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Deployment guide

Environment variables for distribution

Two environment variables can be passed to rebar3 when deploying an application on a GRiSP board :

  • IP=X.X.X.X : where X.X.X.X should be replaced by the IPv4 address that will be assigned to the target board.
  • NAME=board_name : where board_name corresponds to the short hostname desired for the node.

A full call to the deploy function of the rebar3 Grisp plugin for an Achlys application could look like :

IP=X.X.X.X NAME=board_name rebar3 grisp deploy -n app_name -v 0.1.0

Test shell deployment

A full call to the command below dynamically assigns the correct local IPv4 address to Partisan and the local short name :

NAME=$(echo hostname -s) PEER_PORT=27000 PEER_IP=$(ifconfig | grep "inet " | grep -m 1 -Fv 127.0.0.1 | awk '{print $2}' | sed 's/\./,/g') IP=$(ifconfig | grep "inet " | grep -m 1 -Fv 127.0.0.1 | awk '{print $2}') rebar3 as test shell --sname achlys --setcookie MyCookie --apps achlys

Once the rebar3 shell is launched, the Partisan configuration can be verified using :

(lasp_peer_service:manager()):myself().

Running multiple shells locally

It can be useful for development and test purposes to launch several shells locally. In that case, the sname and peer_port should be changed to allow Partisan to use the same IP address and hostname for each local node.

The /etc/hosts file

By default, Unix/Linux-based systems do not contain an entry for each address the local host gets associated to when connecting to a network. So trying to clusterize nodes using their hostname will fail each time the network interface is assigned a different IP address.

Workaround 1

To overcome this problem in test/debug environments, it is possible to use names instead of snames i.e. fully qualified names instead of shortnames :

  • With rebar3 : rebar3 --sname achlys --setcookie MyCookie becomes rebar3 --name 'achlys@X.X.X.X' --setcookie MyCookie

  • In pure Erlang : erl -sname achlys -setcookie MyCookie becomes erl -name 'achlys@X.X.X.X' -setcookie MyCookie

with X.X.X.X being the current IP address of the host in both cases.

Workaround 2

If you often use the same IP addresses, for example a home and work/school address, you can also edit the /etc/hosts file directly to add the missing entries.

For example, if your computer always uses the address 192.168.1.2 at home, you can open and terminal and call :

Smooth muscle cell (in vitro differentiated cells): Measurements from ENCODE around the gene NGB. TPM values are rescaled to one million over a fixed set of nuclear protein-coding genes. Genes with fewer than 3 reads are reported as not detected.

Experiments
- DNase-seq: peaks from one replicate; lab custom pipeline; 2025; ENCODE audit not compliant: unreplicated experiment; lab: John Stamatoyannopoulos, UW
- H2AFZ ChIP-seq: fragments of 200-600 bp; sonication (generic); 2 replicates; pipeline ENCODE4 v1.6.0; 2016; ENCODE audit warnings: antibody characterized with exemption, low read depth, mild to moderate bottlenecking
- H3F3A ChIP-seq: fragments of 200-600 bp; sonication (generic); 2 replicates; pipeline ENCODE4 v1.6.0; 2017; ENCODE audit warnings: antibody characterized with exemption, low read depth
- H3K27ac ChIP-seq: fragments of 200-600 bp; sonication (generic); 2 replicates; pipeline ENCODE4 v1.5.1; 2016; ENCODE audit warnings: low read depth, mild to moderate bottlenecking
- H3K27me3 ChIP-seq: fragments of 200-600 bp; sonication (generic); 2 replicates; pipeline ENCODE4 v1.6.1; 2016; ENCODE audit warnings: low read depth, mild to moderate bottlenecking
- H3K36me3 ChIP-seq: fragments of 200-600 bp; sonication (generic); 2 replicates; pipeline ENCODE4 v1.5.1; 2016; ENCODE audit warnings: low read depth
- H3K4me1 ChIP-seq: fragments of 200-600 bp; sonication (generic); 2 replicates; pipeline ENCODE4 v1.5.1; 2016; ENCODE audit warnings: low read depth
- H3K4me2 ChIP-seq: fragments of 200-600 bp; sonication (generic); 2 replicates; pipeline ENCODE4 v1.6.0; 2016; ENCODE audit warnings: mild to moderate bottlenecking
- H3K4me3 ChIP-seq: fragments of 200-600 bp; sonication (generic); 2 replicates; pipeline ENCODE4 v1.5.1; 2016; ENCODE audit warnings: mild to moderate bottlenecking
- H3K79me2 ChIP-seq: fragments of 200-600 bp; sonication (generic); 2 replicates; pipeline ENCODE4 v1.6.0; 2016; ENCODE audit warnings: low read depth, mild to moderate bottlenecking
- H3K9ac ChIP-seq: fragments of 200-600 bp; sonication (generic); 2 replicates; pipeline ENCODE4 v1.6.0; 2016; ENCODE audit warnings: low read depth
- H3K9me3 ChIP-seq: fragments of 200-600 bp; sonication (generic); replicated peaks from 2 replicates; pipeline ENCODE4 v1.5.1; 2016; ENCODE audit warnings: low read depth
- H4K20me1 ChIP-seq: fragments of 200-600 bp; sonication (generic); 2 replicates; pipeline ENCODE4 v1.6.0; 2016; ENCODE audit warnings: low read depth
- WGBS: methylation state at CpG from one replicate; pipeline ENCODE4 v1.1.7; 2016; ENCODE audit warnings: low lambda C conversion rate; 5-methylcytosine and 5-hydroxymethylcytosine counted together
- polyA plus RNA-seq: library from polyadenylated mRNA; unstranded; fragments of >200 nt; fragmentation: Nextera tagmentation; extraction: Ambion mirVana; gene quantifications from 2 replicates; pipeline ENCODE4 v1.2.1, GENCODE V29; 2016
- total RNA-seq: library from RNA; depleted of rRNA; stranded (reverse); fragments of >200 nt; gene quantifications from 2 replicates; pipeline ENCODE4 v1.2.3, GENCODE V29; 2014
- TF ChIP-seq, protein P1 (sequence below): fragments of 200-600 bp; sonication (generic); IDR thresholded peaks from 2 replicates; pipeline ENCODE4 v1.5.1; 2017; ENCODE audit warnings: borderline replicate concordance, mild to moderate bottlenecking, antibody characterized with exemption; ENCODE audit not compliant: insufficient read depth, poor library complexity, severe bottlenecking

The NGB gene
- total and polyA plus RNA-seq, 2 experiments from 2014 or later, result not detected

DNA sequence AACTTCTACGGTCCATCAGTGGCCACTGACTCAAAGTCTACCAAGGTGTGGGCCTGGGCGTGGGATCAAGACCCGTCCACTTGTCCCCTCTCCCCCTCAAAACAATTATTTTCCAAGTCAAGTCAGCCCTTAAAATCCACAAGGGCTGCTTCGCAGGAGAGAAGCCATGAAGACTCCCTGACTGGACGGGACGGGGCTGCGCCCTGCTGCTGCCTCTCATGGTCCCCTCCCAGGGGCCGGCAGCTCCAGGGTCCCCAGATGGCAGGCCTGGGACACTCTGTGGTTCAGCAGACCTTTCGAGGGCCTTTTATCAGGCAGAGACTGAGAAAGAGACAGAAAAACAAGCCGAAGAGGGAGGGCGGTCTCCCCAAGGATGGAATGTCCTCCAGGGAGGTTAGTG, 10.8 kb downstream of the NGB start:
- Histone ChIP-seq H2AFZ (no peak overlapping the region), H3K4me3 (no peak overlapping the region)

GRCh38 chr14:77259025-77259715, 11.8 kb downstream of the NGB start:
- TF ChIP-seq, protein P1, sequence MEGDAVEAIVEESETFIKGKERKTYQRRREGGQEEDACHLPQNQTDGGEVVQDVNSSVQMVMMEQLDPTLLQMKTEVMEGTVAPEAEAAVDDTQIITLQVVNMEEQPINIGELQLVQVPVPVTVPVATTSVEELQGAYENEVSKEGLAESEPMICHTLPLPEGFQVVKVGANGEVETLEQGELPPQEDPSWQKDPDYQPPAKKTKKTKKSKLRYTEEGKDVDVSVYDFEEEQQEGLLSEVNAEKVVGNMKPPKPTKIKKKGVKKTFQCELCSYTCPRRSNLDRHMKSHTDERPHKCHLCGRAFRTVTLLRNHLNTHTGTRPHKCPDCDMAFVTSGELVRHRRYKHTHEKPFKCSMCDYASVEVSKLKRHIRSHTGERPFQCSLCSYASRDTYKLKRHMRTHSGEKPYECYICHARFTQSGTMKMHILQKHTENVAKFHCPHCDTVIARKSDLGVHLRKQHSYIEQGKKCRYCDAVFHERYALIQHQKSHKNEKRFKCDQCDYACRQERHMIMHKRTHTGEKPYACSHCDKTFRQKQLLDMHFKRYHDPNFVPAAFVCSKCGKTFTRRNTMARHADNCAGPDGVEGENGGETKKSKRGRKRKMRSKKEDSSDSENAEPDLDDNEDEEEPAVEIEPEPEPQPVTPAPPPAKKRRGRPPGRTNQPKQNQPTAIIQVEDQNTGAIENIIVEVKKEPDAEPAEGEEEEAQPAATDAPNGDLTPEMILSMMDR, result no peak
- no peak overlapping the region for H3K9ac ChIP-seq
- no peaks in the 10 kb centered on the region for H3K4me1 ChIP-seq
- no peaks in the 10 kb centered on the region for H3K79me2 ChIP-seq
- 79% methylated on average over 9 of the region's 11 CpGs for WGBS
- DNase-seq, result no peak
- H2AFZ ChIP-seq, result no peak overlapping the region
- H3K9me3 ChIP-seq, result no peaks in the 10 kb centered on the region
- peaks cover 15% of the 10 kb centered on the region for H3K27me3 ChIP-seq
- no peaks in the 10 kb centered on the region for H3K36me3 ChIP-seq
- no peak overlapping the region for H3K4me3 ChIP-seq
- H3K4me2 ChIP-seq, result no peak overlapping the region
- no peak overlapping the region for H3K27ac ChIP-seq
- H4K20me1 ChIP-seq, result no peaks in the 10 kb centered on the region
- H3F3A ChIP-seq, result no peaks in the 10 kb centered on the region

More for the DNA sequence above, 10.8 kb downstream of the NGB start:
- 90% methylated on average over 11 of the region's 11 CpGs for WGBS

sudo nano /etc/hosts

And add 2 lines such as :

# Home addr/host pair
192.168.1.2	Hostname

# Work addr/host pair
130.104.222.50	Hostname

NOTE : The file is sensitive to subnet masks, and if other entries are present, the address with the highest subnet mask will always be used. If several IPs have equally long masks, the FIRST ONE is used as the file is read line by line.

You will now be able to connect nodes between eachother locally using the short name Hostname when it is actually associated with either of the defined addresses. The final step is to configure the shell target of the Makefile accordingly by replacing :

$(REBAR) as test shell --name '$(GRISPAPP)$(n)@$(IP)'

with :

$(REBAR) as test shell --sname $(GRISPAPP)$(n)

Launching multiple rebar3 shells

Open two terminals at the root folder of the project and call :

make shell n=1 PEER_PORT=27001 in the first one

and then :

make shell n=2 PEER_PORT=27002 in the second one

You should now have two different Achlys nodes running locally :

  • achlys1@yourhostname
  • achlys2@yourhostname

You can clusterize them using the Lasp API that forwards join calls to the Partisan peer service :

  • on node achlys1@yourhostname :

lasp_peer_service:join('achlys2@yourhostname').

NOTE : the single quotes around the node name are required in order to ensure that even names containing characters such as "-" are still treated as atoms. For example :

  • lasp_peer_service:join(achlys2@User-Computer-Name).
  • lasp_peer_service:join(achlys2@192.168.1.1).

will both throw an error, whereas :

  • lasp_peer_service:join('achlys2@User-Computer-Name').
  • lasp_peer_service:join('achlys2@192.168.1.1').

will work correctly.

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